Cambodian police search for British woman, 21, missing from beach

This undated photo provided by the Sihanoukville Province Authority Police on Oct. 27, 2019, shows British national Amelia Bambridge. (AP)
Updated 30 October 2019

Cambodian police search for British woman, 21, missing from beach

  • Britain’s Press Association reported Monday that her father, Phil Bambridge, told British broadcaster Sky News that he feared his daughter had been abducted

KOH RONG, Cambodia: Police are questioning six Cambodian men employed in tourist establishments about the disappearance of British backpacker Amelia Bambridge, an official involved in the search for the 21-year-old woman said Tuesday.
Koh Rong Gov. Noun Bunthol said the six men were in police custody for questioning about Bambridge, who hasn’t been seen since last Wednesday night when she left a beach party on Koh Rong island in southwestern Cambodia. Her bag with money and a cellphone was found on a nearby beach, and her passport was found in the room where she had been staying.
Noun Bunthol said no charges had been filed against the six, who worked at restaurants, hotels and guesthouses on the island. He said police received a note from some Western visitors saying the men had in the past acted badly toward foreign tourists, especially females.
A top Cambodian police official vowed that the search for Bambridge would not be ended until her fate was established.
“We have decided the search mission will not be ended until we find her alive, or her body if she has died,” the police chief for Preah Sihanouk province, Maj. Gen. Chuon Narin, said in a phone interview.
He said the search has been expanded to cover not only Koh Rong island, where Bambridge was last seen, and surrounding waters, but also nearby islands and farther offshore in the Gulf of Thailand.
Local fishermen and neighboring provinces in southwestern Cambodia have been alerted to pass along any information, Chuon Narin said.
There has been speculation that Bambridge may have drowned. Koh Rong commune chief Chhoeun Chantha told The Associated Press on Monday that he believed that might be the case because the authorities found her belongings on a rock close the water’s edge near the party site.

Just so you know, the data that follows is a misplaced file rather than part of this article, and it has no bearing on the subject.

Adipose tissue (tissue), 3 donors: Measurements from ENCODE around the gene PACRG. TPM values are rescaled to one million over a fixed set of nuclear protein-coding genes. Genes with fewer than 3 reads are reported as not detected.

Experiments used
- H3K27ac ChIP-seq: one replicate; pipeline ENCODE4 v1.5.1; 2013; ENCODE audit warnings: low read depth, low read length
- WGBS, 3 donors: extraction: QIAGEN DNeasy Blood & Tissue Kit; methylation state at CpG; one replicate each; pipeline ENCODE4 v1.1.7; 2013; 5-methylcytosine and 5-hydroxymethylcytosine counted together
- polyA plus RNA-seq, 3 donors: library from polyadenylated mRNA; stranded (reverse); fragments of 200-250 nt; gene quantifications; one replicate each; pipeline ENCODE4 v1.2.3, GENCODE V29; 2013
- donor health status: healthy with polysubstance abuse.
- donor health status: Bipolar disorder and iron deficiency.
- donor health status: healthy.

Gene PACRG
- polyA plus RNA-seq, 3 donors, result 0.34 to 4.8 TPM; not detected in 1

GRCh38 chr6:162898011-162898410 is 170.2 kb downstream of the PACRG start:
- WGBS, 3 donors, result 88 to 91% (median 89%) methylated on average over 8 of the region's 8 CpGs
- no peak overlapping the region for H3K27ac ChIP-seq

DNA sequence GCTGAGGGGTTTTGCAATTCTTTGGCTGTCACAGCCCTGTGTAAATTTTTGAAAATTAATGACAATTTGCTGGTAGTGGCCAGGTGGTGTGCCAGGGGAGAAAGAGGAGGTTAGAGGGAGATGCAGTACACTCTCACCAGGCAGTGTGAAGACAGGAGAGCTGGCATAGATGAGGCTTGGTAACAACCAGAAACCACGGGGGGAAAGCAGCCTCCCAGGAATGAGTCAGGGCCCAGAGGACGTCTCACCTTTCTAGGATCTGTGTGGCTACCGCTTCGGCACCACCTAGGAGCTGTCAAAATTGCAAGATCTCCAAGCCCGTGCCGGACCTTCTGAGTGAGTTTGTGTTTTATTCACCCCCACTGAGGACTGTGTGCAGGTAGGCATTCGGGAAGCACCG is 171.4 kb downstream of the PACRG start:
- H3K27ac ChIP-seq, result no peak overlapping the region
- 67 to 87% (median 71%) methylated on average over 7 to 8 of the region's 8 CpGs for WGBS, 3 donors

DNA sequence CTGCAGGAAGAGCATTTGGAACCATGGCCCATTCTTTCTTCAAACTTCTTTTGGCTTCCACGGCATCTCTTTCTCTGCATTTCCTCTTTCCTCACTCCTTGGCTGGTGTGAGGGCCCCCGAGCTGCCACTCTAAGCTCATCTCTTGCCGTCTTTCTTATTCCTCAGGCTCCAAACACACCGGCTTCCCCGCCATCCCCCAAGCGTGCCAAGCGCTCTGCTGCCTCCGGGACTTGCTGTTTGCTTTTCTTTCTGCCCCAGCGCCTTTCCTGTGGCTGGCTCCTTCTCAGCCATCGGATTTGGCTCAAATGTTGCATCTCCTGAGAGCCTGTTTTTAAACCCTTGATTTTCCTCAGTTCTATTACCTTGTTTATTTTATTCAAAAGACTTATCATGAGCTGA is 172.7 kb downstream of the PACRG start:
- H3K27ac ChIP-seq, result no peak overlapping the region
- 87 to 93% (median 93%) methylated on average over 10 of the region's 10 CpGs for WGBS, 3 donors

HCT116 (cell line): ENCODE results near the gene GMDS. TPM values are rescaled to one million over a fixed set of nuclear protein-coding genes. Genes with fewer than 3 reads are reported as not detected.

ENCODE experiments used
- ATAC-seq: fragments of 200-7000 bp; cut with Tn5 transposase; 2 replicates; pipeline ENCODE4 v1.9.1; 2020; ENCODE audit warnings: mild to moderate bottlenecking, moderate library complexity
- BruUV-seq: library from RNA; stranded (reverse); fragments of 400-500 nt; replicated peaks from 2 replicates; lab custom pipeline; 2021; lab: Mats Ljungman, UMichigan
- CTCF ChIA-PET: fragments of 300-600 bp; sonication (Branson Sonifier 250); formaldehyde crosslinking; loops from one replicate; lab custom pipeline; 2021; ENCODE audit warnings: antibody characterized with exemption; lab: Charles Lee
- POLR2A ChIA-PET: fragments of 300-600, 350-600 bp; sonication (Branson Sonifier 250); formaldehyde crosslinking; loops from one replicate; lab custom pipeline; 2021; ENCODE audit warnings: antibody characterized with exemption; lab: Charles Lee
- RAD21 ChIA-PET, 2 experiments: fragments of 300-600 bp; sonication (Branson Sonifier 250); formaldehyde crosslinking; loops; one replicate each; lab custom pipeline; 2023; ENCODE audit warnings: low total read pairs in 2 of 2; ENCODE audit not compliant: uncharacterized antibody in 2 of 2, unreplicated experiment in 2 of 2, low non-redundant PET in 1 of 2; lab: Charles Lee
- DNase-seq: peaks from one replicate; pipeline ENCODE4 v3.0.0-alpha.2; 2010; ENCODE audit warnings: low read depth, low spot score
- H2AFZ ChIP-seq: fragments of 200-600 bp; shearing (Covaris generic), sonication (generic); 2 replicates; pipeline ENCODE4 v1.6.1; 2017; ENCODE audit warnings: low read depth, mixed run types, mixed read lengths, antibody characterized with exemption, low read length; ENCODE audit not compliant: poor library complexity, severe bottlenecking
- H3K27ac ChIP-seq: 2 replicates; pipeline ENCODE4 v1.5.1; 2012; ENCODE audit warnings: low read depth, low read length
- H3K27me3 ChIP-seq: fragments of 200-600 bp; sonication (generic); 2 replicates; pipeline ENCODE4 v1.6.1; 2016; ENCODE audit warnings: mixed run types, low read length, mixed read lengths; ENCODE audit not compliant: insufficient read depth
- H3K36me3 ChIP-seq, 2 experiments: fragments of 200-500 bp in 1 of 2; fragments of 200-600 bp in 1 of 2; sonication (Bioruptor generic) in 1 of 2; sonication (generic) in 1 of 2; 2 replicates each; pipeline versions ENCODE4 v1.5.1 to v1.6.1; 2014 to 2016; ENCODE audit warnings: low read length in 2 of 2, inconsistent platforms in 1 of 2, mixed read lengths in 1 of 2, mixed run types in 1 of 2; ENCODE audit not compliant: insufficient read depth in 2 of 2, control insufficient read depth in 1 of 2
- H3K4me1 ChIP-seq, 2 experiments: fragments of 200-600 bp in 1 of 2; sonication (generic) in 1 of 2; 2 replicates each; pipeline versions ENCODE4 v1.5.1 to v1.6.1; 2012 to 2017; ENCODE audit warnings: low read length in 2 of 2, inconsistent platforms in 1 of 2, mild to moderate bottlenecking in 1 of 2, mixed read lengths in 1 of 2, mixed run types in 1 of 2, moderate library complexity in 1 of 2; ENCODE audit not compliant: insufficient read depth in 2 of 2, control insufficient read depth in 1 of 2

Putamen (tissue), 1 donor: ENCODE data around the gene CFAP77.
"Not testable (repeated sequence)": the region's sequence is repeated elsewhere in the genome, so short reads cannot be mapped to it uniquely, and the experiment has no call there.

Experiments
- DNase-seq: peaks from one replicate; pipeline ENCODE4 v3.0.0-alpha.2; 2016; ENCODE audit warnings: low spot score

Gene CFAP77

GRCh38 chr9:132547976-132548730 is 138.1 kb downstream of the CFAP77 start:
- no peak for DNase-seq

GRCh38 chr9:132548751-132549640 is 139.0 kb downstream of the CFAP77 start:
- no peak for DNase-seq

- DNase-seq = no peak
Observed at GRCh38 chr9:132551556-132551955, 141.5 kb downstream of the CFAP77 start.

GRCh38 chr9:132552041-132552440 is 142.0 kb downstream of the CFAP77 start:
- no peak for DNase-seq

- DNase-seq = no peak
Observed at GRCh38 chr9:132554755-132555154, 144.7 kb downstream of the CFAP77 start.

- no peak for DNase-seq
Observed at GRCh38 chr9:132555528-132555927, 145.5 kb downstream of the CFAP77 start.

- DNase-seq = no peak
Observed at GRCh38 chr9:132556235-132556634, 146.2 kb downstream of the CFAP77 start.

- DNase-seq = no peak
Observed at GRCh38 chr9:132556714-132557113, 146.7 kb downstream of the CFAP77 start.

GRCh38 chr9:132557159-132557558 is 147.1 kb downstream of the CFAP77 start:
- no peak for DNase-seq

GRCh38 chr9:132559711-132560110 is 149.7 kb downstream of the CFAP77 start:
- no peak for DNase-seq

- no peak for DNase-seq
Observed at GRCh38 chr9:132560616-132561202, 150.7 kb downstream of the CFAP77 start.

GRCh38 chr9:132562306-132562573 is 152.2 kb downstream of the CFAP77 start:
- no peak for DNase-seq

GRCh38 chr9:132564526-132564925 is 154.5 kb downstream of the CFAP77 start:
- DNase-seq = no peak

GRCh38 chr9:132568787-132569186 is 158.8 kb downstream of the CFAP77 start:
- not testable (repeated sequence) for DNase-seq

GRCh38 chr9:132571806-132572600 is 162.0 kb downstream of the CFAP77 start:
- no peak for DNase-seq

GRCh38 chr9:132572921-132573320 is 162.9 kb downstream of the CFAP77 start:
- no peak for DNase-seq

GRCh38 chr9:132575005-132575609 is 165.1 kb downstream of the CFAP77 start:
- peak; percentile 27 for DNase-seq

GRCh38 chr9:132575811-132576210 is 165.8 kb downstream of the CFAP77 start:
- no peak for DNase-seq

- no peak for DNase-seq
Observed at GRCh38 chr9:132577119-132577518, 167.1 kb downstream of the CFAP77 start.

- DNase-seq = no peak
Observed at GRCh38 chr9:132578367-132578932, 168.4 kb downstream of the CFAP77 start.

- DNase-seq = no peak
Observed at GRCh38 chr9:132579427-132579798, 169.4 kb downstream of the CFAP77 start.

Britain’s Press Association reported Monday that her father, Phil Bambridge, told British broadcaster Sky News that he feared his daughter had been abducted.
He said he believed she had been “taken,” telling Sky News: “I don’t think she’s had an accident. If she’d had an accident she would have been found by now.”
Members of Bambridge’s family who came to Koh Rong to aid the search traveled to the mainland Tuesday to meet with Preah Sihanouk Gov. Kouch Chamroeun, but details of their discussion were not immediately available. Her family learned of her disappearance when she failed to check out from her hostel.
Koh Rong, about 25 kilometers (15 miles) offshore in the Gulf of Thailand, covers an area of about 78 square kilometers (30 square miles).


Singapore baggage handler jailed for swapping luggage tags

Updated 12 November 2019

Singapore baggage handler jailed for swapping luggage tags

  • Bags belonged to passengers transiting through Changi and using Singapore Airlines and its regional wing SilkAir
  • Changi handled nearly 65.6 million passengers last year

SINGAPORE: A Singaporean baggage handler has been jailed for 20 days for swapping tags on nearly 300 suitcases at the city-state’s airport, causing them to end up at wrong destinations around the world.
Tay Boon Keh, 66, had pleaded guilty to charges of swapping the tags on 286 bags at Changi Airport, one of the world’s busiest hubs.
He made the swaps between November 2016 and February 2017 out of “frustration and anger” after his request for additional staff at his work section was ignored, a district court heard.
Suitcases originally bound for various parts of the world, including Perth, Manila, Frankfurt, London and San Francisco, were affected, according to court documents.
The bags belonged to passengers transiting through Changi and using Singapore Airlines and its regional wing SilkAir.
Tay was suffering from major depressive disorder when he committed the offenses, the court heard.
But state prosecutors said evidence presented at a hearing showed his condition “did not contribute significantly to his commission of the offenses” as he continued to have control over his actions.
Prosecutor Thiam Jia Min said the swapping could have caused “potentially, even serious or fatal, consequences” as some passengers could have been left without medications.
Changi handled nearly 65.6 million passengers last year.